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Search for city manager hinges on election results
A candidate profile for Federal Way's next city manager is established, but the search will be delayed.
The hold-up comes as a result of Proposition One — a citizen initiative on the November ballot that asks voters to elect the city's mayor and ditch the city manager position. Prothman, a consulting firm hired in August to conduct the city manager search, recommended the search timeline be adjusted to allow for recruitment of candidates after the results of the election are known.
On Sept. 25, the city council moved forward with the recommendation and also approved a candidate profile. The upcoming ballot measure will delay the search process by roughly six weeks. The hindrance is not ideal, but it is necessary, city council member Dini Duclos said.
"I just think it's a prudent thing to do," she said.
Prothman began accepting applications for the city manager position this week. The first review of the applications was previously scheduled for Oct. 25. The review will now take place on Nov. 22. Some candidates may be interested in the job, but hesitant to apply because of the uncertainty surrounding Proposition One, according to a memo to the city council from Prothman.
The extension allows those candidates time to submit the necessary materials for consideration for the opening, in the event voters reject Proposition One and keep the city council/manager form of government intact.
An ideal candidate profile will be advertised inside a recruitment brochure. The profile was created by a team comprised of city council members, city staff and community stakeholders. The brochure and profile are hoped to attract a qualified pool of candidates.
The future manager will:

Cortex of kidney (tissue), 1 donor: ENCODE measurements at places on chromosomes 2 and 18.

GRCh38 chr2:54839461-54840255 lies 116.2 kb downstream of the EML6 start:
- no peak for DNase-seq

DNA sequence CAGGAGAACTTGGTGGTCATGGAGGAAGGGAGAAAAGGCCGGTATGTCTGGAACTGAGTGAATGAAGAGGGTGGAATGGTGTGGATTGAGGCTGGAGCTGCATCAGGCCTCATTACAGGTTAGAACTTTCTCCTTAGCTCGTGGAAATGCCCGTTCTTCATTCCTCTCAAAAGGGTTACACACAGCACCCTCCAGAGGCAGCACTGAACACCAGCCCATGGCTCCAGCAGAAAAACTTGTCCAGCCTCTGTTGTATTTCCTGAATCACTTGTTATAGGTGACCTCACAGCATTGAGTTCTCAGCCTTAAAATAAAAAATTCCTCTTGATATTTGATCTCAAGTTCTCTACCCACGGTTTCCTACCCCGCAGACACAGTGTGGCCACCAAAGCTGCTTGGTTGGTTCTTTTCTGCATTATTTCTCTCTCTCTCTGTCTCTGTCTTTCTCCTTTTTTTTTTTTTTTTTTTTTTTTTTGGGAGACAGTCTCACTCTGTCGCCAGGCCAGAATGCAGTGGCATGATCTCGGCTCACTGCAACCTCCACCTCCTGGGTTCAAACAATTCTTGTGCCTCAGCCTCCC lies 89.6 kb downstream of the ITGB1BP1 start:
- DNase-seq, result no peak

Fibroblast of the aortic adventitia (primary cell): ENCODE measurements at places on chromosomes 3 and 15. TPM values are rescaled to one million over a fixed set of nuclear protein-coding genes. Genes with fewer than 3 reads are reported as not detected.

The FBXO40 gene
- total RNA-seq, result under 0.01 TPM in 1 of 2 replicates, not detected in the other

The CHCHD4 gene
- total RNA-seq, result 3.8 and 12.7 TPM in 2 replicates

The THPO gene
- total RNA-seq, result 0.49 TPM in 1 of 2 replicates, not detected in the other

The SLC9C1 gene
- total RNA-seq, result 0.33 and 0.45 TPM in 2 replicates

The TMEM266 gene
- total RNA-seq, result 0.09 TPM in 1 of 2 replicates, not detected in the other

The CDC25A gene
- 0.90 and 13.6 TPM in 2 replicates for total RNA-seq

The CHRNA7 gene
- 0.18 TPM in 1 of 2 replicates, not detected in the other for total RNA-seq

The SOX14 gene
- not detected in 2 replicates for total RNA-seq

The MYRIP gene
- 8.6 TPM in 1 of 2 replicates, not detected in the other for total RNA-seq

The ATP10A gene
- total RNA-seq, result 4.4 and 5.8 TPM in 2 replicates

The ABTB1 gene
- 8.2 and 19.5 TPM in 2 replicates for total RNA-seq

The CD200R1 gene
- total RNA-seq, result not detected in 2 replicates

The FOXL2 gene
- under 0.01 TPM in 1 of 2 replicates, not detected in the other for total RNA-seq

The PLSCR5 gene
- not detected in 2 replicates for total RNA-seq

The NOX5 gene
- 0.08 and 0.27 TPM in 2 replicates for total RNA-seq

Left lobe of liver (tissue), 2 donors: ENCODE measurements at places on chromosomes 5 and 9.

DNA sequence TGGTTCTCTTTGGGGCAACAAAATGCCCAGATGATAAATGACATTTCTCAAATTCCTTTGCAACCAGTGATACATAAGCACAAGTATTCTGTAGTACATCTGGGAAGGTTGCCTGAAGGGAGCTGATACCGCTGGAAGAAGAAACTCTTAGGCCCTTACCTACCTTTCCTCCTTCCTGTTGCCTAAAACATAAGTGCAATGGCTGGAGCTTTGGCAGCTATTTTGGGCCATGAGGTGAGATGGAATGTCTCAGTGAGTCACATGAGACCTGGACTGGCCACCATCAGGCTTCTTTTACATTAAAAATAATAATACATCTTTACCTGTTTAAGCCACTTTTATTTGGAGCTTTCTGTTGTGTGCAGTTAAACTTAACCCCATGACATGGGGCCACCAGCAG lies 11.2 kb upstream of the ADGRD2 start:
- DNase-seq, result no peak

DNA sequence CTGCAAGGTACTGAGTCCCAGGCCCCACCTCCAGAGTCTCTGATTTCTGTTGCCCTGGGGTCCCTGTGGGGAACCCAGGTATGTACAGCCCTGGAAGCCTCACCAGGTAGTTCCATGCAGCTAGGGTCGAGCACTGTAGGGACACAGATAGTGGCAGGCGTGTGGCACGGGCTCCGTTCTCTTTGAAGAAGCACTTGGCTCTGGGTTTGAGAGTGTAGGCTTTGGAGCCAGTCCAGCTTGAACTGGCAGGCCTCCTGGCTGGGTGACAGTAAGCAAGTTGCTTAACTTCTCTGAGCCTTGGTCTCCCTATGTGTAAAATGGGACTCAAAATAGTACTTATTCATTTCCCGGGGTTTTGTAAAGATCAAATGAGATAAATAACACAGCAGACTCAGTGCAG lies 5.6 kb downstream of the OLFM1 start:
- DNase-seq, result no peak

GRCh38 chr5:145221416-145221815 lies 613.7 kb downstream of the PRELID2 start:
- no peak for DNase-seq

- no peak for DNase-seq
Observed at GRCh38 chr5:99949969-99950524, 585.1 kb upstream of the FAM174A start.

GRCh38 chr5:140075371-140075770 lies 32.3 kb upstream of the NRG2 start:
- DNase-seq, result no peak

• Have experience as a manager and a leader who understands municipal government.
• Be honest, hard-working and approachable.
• Illustrate trustworthiness and provide mutual respect and cooperation.
• Exhibit excellent oral and written communication skills.
• Take a fiscally conservative approach to budgeting.
• Hold outstanding organizational skills.
• Show an ability to delegate appropriately.
• Encourage a strong team environment and serve as a mentor for personal and professional growth.
• Possess a proven record of creating and implementing a high-performance, customer-service focused and organizational culture.
• Prove to be accessible and responsive to the public, elected officials and city staff.
• Demonstrate a record of working well with regional partners.
• Display the ability to be a good listener.
• Provide a sense of humor and a "can-do" attitude.
In June, the council decided to abandoned its own efforts to recruit a qualified candidate and instead hire a consultant to find a new city manager. The council has expressed its desire to have a leader in place no later than February. That goal will not likely be met now.
"I think March is more optimistic and realistic," Human Resources director Mary McDougal said.
A series of sessions to select and interview semi-finalists will take place in December. Final interviews will occur Jan. 25.
"We do anticipate having community involvement at that time," McDougal said.
Duclos, who has been a vocal supporter of moving the search process along quickly, effectively and with public involvement, said the delay is for the best. The city council wants to attract the best candidates to the position. If the timeline were not extended, it would have limited the qualified candidates that apply, she said.
"I wanted to have this go as quickly as possible," Duclos said. "With the new initiative out there to change the form of government, we have to slow this thing down."